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VIA's P4XB P4X266A Motherboard!
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Date: Feb 13, 2002
Section:Motherboards
Author: HH Editor
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VIA's P4XB P4X266A Motherboard! - Page 1

VIA's P4XB P4X266A Motherboard
Yes, VIA is Selling Motherboards Now!

By, Marco Chiappetta
February 14, 2002

A few short months ago, if you were planning to build a high-end Pentium 4 system, an i850 based motherboard and expensive RDRAM was in your future.  VIA Technologies changed that though when they released their P4X266 chipset.  With the introduction of the P4X266 came the ability to use DDR SDRAM with the Pentium 4, which at the time was significantly cheaper than RDRAM yet offered similar performance.  Even though having a low-cost chipset on the market would help sales of the Pentium 4, Intel was none too happy about the P4X266.  Intel claimed VIA did not hold the necessary licenses to manufacture chipsets for the Pentium 4, and a lawsuit ensued.  With all of the litigation surrounding the P4X266, many OEMs shied away from building boards based on it.  A few boards did make it to market, but no where near what VIA would have liked to see.  A few months later, VIA improved the memory controller in the P4X266 and released an "A" version of the chipset.  Not happy with the turnout the first time around, VIA decided to take matters into their own hands and brought a whole line of motherboards using their unlicensed chipset to market.  The product we'll be looking at today, the P4XB, is VIA's basic P4X266A based motherboard. Let's dive right in and see what this puppy is made of...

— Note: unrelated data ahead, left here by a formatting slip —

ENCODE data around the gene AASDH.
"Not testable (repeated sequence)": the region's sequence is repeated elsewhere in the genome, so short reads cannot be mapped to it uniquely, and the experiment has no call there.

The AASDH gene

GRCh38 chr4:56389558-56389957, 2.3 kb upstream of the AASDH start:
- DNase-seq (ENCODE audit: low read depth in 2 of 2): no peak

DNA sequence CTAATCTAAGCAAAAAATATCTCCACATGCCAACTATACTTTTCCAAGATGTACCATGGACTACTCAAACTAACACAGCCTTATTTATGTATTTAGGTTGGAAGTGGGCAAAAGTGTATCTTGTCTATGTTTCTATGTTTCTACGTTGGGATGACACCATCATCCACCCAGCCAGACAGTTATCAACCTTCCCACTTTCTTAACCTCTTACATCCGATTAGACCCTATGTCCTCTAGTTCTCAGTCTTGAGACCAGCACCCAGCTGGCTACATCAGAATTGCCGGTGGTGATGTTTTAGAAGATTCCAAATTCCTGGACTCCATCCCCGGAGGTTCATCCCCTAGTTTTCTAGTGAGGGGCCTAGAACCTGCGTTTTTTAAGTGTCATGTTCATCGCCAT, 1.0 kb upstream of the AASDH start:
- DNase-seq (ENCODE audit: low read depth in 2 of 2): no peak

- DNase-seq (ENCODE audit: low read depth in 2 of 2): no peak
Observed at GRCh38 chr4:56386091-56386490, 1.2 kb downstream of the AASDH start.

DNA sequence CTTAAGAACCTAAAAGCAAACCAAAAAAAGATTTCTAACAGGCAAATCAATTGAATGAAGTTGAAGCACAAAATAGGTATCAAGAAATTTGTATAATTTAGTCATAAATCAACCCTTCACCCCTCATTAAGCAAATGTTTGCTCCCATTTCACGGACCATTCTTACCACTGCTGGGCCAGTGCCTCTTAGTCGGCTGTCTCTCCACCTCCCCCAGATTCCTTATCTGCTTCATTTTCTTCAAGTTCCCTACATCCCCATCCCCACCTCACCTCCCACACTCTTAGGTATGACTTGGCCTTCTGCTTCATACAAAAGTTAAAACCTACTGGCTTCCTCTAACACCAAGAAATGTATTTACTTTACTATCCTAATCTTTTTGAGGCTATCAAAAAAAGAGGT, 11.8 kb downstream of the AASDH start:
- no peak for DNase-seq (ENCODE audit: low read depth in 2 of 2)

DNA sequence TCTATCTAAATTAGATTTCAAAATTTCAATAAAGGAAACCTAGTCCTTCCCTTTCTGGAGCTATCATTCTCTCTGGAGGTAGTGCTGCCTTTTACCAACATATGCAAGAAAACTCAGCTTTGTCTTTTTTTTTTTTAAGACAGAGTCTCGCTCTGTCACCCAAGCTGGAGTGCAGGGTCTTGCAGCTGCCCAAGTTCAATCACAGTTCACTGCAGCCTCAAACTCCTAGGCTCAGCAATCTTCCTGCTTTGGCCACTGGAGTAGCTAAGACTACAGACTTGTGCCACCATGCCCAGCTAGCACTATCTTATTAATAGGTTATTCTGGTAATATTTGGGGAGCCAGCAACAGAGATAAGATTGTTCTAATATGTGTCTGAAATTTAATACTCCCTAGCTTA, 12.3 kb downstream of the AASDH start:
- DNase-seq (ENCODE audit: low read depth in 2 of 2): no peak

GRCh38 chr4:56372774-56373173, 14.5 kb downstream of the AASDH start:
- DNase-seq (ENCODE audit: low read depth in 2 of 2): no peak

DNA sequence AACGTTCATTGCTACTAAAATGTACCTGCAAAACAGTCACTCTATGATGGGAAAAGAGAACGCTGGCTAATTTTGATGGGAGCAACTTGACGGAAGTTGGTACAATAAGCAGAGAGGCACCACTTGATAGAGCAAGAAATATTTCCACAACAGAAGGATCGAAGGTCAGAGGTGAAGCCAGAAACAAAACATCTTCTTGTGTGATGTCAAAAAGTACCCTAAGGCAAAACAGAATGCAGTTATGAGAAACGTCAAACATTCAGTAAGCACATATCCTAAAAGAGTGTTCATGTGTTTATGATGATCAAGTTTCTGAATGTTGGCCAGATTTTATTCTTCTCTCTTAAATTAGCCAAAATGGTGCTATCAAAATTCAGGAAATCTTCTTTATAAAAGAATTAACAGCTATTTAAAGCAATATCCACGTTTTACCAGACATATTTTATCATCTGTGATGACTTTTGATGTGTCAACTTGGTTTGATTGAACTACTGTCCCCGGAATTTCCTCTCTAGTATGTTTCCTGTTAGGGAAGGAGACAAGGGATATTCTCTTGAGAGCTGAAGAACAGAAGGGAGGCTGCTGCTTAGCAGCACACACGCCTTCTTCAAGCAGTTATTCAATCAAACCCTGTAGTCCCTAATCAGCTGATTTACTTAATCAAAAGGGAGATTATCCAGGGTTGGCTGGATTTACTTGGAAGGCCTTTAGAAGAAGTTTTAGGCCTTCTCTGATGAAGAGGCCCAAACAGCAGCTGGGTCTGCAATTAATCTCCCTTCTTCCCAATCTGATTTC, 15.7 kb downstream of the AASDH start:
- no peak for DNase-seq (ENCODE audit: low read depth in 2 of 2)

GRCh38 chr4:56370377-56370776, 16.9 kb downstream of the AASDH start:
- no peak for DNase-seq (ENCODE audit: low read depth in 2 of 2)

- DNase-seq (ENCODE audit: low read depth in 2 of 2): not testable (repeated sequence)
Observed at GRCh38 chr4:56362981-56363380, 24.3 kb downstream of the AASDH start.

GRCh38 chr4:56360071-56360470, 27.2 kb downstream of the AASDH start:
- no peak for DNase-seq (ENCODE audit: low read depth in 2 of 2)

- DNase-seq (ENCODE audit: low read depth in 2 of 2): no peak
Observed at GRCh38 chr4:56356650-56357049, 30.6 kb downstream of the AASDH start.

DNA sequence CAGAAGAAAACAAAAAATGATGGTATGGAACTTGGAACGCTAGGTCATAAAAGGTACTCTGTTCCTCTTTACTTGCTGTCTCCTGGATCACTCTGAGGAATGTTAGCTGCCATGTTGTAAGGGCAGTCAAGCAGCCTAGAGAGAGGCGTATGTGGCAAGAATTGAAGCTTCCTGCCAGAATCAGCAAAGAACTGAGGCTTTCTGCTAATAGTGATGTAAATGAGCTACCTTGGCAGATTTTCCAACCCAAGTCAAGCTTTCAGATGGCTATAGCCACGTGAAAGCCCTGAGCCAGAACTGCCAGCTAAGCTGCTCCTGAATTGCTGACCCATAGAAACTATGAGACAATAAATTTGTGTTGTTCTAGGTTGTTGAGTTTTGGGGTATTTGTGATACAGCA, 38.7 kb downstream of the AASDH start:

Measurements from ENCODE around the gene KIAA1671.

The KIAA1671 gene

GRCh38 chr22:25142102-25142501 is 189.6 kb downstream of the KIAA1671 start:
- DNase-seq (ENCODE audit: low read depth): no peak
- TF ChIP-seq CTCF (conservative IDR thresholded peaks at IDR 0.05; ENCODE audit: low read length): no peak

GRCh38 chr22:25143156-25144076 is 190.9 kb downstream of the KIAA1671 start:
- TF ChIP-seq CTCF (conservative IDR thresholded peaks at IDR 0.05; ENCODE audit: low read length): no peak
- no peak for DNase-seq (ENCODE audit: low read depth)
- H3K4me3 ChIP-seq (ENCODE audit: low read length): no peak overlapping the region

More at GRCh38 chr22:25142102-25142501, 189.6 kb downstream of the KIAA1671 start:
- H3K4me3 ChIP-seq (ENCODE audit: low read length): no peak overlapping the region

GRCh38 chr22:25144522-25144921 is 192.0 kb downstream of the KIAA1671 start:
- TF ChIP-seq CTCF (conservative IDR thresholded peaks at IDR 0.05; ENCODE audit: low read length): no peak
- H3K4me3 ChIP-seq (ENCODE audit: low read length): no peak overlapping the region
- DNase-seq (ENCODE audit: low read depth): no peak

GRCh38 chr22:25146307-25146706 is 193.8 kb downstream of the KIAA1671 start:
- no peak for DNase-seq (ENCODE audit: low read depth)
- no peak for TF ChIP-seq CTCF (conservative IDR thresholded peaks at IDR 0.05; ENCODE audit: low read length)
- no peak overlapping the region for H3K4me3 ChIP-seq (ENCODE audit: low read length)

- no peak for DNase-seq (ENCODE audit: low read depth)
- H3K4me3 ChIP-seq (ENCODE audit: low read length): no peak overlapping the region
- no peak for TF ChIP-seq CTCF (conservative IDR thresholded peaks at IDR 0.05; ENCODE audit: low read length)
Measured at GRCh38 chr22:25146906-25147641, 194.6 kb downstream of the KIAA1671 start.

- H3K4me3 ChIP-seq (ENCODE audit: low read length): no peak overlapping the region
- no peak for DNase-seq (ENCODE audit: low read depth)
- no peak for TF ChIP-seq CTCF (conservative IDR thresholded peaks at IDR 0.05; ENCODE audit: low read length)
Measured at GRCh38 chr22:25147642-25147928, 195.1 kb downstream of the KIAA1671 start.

Specifications / Features of VIA's P4XB
The Nitty-Gritty...

 
Click any Image for an Enlarged view...

 

Chipset
(North) VIA P4X266A:
Support Pentium 4 System bus
Support DDR 200 / 266 SDRAM interface
(South) VIA VT8233
Built in high bandwidth 266MB/S
V-Link

Form Factor
ATX

Processor
Intel Pentium 4 in the 478 pin package
(Including Northwood Core)

Expansion Slots
Support external AGP V2.0 compliant VGA device
Support 1X, 2X, 4X AGP data transfer
5 x PCI slots

Memory
3 184pin DDR DIMM Slot

On-board IDE Controller
2 x UltraDMA/100 Bus Master IDE from ICH2
2 x UltraDMA/100 promise 265R to support RAID 0 (OPTIONAL)
80-pin Cable Backward Compatible Legacy ATAPI Devices

Back Panel
2 Serial Ports
1 Parallel Port (SPP, EPP, ECP)
1 PS/2 Keyboard Port
1 PS/2 Mouse Port
2 USB Ports
1x Game / MIDI Port
1x Line in, 1x Line out, 1x Mic

On-board Audio
VIA AC'97 2.1 compliant CODEC


Connectors
1 x ATX power connector
1 x 4-Pin Power Connector

2 x Fan Power connectors (one for CPU fan)
4 x UltraDMA/100 Bus Master IDE (AR model only)
1 x Floppy

BIOS
Stored in 2 Mb flash memory
DMI 2.3
CPU 100 - 199MHz FSB setting
BIOS FSB step-less setting from 100MHz to 199MHz with 1 MHz increment
CPU core voltage setting from +0.025V ~ +0.10V
DDR voltage setting from 2.5V ~ 2.65V
Support IRQ manual assign table
Bootable from Floppy, ATAPI device, USB device, SCSI device